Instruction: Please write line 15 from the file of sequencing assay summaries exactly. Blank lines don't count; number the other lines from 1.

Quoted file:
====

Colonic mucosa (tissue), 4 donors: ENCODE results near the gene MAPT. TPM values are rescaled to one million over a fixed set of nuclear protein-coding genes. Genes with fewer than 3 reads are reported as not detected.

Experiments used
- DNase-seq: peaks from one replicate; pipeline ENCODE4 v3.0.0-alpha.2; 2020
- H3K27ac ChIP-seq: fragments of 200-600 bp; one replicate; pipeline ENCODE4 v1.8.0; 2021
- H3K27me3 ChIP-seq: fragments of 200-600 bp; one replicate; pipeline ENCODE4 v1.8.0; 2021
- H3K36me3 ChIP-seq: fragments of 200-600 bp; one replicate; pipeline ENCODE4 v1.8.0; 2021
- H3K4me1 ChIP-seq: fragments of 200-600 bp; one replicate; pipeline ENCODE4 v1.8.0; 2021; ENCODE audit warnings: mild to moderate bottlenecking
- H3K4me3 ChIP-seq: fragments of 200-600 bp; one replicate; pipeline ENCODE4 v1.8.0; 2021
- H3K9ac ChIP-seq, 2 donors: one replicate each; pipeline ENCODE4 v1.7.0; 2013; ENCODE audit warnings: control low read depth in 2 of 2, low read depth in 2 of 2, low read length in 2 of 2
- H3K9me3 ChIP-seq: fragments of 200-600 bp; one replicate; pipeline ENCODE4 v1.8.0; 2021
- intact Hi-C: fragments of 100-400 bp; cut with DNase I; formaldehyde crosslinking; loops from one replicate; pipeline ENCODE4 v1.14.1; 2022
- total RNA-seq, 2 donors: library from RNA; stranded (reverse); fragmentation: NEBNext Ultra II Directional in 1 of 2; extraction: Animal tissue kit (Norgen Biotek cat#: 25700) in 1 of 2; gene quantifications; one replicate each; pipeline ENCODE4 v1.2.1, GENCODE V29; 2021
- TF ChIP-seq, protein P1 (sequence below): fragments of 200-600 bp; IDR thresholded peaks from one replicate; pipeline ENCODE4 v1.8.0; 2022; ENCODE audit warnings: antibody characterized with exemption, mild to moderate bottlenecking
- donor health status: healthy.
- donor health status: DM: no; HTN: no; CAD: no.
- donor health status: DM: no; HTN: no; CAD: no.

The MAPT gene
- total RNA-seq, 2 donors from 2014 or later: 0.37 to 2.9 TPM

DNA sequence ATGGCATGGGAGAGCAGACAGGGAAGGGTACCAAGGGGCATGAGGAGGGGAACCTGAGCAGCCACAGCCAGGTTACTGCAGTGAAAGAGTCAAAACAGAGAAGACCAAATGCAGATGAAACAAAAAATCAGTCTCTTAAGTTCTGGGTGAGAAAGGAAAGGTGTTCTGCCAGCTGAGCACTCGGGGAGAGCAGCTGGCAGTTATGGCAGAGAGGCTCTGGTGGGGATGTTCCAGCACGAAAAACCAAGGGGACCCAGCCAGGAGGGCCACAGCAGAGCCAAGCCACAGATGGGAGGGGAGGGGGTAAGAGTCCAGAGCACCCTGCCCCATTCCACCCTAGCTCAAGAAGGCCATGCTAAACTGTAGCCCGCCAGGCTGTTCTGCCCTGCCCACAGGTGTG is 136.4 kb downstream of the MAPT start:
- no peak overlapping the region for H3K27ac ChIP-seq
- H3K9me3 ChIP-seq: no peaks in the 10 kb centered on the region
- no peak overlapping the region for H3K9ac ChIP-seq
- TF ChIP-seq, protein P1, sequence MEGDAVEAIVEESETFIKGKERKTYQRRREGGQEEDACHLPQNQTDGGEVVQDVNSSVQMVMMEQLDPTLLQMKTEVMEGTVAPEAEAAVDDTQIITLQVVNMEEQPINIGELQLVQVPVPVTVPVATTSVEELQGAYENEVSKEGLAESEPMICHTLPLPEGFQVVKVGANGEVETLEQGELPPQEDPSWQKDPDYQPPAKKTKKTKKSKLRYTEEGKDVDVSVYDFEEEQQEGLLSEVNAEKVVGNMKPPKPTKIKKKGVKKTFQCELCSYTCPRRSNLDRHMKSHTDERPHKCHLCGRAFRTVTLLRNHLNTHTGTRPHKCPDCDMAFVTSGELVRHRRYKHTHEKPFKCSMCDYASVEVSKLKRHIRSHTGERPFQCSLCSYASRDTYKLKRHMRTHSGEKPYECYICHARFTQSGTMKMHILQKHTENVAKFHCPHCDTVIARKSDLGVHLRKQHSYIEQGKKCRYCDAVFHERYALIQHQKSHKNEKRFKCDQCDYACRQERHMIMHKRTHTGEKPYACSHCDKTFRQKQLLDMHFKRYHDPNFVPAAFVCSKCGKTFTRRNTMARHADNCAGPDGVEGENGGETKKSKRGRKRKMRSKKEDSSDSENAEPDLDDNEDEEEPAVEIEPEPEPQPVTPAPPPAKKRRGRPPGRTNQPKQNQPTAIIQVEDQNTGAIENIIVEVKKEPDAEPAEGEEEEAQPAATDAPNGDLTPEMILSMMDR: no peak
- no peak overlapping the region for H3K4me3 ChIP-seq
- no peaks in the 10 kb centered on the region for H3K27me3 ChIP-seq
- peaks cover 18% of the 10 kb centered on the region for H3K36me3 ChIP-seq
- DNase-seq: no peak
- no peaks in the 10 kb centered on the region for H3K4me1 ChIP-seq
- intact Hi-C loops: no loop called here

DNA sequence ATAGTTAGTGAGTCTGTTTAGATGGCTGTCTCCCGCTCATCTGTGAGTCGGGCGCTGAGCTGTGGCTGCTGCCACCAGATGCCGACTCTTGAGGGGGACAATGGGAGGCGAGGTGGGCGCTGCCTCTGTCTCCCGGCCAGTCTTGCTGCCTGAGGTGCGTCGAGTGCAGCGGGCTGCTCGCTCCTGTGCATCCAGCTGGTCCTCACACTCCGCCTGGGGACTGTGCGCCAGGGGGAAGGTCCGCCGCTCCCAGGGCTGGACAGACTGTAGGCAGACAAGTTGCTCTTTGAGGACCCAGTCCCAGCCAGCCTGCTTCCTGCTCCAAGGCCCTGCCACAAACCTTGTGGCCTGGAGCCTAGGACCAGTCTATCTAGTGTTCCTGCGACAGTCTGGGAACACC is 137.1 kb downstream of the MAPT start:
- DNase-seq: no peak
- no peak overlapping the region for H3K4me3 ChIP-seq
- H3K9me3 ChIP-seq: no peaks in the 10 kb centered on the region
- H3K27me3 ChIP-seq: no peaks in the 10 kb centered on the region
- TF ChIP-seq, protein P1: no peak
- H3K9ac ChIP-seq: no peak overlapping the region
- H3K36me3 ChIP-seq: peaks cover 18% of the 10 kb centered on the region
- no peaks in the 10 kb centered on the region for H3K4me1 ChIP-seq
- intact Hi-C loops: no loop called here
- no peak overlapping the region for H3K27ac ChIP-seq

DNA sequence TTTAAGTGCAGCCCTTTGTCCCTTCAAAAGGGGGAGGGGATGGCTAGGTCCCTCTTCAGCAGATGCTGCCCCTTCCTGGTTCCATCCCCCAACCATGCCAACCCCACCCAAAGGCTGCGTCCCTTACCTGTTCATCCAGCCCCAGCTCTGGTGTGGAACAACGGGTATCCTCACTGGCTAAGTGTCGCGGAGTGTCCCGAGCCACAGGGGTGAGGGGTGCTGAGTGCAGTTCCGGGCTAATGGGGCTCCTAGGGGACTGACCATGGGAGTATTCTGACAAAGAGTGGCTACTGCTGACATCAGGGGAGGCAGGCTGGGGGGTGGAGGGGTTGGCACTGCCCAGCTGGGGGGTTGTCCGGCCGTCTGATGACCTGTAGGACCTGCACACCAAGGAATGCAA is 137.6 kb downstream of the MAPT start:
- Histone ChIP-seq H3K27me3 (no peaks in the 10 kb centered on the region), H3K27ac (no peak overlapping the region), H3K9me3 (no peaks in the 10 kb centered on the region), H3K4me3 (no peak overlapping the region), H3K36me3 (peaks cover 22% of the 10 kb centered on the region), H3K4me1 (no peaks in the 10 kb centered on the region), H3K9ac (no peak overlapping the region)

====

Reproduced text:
- donor health status: DM: no; HTN: no; CAD: no.